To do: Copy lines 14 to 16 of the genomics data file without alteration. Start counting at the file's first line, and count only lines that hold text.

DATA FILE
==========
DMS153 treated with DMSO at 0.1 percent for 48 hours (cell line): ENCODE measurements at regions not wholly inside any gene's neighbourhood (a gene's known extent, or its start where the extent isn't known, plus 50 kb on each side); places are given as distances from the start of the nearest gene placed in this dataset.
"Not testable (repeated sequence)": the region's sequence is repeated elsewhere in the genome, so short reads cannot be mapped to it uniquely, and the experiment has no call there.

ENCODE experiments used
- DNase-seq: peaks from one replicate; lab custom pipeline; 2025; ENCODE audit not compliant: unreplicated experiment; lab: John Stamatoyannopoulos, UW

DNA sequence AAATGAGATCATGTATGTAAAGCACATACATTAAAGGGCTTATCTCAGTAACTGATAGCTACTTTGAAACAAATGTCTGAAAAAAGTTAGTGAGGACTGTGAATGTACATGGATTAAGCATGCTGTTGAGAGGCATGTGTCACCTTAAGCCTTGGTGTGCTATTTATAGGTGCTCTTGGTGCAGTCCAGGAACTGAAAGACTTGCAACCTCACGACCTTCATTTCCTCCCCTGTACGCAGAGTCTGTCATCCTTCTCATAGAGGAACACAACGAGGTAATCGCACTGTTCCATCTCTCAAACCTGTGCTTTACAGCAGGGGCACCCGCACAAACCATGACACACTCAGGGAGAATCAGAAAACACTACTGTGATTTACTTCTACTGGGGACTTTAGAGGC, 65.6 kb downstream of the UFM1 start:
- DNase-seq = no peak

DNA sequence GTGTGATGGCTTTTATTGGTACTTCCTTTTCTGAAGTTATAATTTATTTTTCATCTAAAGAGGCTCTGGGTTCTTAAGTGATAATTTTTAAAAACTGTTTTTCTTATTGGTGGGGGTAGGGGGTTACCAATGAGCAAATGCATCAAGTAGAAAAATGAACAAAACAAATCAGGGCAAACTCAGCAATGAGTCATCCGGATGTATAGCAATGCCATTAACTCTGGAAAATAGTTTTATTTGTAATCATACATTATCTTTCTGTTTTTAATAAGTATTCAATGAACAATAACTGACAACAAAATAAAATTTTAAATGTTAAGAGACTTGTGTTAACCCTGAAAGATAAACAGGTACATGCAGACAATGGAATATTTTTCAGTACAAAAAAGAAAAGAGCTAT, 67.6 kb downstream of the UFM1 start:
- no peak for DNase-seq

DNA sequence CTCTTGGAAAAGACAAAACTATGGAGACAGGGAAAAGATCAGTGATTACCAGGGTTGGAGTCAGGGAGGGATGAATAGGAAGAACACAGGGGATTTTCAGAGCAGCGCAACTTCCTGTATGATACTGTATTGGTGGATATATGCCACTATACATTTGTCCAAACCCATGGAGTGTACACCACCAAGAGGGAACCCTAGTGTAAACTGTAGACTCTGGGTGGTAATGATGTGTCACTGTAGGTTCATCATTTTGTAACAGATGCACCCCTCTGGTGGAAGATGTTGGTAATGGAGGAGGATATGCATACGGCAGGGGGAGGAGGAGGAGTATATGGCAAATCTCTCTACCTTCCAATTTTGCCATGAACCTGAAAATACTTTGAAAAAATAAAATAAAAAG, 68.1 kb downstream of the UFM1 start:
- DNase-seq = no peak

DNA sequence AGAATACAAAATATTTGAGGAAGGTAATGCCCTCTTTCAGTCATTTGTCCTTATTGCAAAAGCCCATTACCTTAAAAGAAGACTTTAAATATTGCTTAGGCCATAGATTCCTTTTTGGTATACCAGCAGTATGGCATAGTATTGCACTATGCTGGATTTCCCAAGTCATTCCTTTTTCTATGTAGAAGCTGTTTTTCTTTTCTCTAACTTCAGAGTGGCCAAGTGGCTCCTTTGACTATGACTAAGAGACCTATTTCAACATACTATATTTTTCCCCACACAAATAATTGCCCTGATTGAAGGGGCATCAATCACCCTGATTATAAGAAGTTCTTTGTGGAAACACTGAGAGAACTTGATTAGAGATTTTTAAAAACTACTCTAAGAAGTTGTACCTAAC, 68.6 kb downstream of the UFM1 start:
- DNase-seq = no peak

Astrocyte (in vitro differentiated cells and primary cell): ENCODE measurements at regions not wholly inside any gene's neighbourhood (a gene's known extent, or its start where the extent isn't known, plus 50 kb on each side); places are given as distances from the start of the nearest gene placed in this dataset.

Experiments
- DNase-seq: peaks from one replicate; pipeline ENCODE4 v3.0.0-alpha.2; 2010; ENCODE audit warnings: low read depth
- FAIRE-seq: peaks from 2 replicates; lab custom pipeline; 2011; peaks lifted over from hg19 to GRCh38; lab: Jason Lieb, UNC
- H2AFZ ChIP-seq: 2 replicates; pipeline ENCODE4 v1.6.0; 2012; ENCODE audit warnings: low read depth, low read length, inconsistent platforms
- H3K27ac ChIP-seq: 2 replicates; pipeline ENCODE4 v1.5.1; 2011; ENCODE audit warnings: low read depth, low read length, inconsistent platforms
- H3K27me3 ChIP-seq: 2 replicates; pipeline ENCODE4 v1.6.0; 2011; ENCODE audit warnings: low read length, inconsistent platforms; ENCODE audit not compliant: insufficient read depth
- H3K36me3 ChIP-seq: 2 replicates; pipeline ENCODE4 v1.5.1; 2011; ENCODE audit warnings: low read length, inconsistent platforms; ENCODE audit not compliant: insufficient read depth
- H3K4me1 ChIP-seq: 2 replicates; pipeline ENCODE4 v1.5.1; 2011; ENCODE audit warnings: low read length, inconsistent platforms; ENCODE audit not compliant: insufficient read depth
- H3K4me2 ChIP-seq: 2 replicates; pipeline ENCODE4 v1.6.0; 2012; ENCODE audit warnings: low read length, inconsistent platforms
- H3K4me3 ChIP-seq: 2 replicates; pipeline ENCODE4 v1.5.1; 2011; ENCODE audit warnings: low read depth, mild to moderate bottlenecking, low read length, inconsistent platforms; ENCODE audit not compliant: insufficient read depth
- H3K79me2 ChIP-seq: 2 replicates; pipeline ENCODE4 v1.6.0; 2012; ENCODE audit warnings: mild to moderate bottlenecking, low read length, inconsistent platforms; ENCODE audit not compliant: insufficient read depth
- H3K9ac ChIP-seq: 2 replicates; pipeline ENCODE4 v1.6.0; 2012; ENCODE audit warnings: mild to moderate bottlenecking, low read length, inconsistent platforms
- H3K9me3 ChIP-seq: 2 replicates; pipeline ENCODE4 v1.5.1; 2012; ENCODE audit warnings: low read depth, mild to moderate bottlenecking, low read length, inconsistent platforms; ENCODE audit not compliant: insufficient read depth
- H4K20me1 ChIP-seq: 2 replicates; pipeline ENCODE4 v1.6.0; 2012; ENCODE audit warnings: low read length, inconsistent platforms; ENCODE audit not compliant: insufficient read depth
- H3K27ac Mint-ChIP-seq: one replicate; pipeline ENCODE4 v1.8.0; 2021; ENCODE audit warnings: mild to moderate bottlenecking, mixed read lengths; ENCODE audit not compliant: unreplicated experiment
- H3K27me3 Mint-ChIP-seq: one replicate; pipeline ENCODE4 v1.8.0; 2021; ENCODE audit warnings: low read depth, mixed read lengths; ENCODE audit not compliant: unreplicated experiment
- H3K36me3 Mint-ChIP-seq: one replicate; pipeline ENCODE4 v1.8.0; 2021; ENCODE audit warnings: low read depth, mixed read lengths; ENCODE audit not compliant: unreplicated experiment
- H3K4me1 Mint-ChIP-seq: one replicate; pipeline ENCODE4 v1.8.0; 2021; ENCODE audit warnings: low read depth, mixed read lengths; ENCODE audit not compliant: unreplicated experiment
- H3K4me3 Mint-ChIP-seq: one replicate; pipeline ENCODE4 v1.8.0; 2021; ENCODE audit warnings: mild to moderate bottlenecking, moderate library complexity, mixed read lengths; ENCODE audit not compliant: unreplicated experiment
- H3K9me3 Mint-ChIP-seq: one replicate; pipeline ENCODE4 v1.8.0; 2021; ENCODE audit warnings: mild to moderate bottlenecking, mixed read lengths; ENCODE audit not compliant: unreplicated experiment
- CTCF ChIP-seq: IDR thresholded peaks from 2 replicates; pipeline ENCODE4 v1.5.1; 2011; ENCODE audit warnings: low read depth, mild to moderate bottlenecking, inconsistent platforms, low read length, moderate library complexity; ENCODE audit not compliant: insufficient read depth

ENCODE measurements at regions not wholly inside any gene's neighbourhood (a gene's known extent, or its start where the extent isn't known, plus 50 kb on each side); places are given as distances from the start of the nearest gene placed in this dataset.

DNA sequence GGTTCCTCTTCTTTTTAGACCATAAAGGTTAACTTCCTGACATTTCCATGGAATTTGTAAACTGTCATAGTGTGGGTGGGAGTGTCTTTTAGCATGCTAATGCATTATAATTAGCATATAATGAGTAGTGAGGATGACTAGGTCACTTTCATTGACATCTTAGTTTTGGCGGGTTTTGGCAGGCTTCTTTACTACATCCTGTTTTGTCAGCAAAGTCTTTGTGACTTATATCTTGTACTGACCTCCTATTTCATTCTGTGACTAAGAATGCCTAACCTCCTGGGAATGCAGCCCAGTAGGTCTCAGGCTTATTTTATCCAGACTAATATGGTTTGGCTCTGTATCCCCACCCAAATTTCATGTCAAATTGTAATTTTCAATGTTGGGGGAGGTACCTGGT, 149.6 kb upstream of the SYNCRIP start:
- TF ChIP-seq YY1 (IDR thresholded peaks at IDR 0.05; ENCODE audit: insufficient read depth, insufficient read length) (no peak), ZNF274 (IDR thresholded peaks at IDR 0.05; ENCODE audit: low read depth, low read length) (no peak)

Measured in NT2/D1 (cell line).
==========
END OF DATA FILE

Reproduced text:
Experiments
- DNase-seq: peaks from one replicate; pipeline ENCODE4 v3.0.0-alpha.2; 2010; ENCODE audit warnings: low read depth
- FAIRE-seq: peaks from 2 replicates; lab custom pipeline; 2011; peaks lifted over from hg19 to GRCh38; lab: Jason Lieb, UNC